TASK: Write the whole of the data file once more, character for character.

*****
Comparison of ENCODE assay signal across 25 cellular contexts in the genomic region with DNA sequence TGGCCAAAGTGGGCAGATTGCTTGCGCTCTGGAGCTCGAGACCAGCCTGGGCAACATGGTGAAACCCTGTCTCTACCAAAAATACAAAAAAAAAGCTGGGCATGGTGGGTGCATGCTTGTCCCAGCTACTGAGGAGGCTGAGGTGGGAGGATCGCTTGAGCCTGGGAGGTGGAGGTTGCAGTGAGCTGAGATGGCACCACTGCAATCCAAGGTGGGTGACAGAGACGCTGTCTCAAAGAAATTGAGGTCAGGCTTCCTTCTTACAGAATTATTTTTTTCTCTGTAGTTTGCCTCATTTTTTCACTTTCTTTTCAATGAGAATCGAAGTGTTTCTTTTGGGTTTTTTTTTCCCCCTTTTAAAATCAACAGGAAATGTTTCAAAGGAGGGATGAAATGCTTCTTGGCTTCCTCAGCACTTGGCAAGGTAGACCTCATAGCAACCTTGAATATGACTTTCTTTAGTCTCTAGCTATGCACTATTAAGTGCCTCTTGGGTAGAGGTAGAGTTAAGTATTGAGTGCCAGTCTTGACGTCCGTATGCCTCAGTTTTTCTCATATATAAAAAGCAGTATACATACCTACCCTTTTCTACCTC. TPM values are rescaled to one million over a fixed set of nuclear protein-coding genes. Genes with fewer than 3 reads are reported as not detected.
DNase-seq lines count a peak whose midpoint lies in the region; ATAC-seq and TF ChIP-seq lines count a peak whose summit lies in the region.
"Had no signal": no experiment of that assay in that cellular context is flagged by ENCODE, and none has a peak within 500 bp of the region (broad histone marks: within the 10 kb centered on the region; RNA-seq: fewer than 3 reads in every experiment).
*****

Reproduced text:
Comparison of ENCODE assay signal across 25 cellular contexts in the genomic region with DNA sequence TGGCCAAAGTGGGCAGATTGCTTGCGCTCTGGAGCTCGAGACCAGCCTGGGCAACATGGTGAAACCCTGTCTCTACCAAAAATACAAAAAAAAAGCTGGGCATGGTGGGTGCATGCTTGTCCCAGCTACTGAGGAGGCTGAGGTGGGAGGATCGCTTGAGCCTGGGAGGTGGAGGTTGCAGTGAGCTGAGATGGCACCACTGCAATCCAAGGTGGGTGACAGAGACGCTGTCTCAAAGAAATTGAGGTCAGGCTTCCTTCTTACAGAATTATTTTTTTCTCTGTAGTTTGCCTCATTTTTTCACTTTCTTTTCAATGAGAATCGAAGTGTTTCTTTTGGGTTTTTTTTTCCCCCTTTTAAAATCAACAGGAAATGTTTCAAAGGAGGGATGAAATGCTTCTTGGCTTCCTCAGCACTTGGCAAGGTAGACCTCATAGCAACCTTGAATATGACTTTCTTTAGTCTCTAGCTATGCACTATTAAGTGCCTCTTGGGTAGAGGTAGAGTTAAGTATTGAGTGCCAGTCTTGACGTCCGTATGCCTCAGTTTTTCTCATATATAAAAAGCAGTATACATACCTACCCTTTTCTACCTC. TPM values are rescaled to one million over a fixed set of nuclear protein-coding genes. Genes with fewer than 3 reads are reported as not detected.
DNase-seq lines count a peak whose midpoint lies in the region; ATAC-seq and TF ChIP-seq lines count a peak whose summit lies in the region.
"Had no signal": no experiment of that assay in that cellular context is flagged by ENCODE, and none has a peak within 500 bp of the region (broad histone marks: within the 10 kb centered on the region; RNA-seq: fewer than 3 reads in every experiment).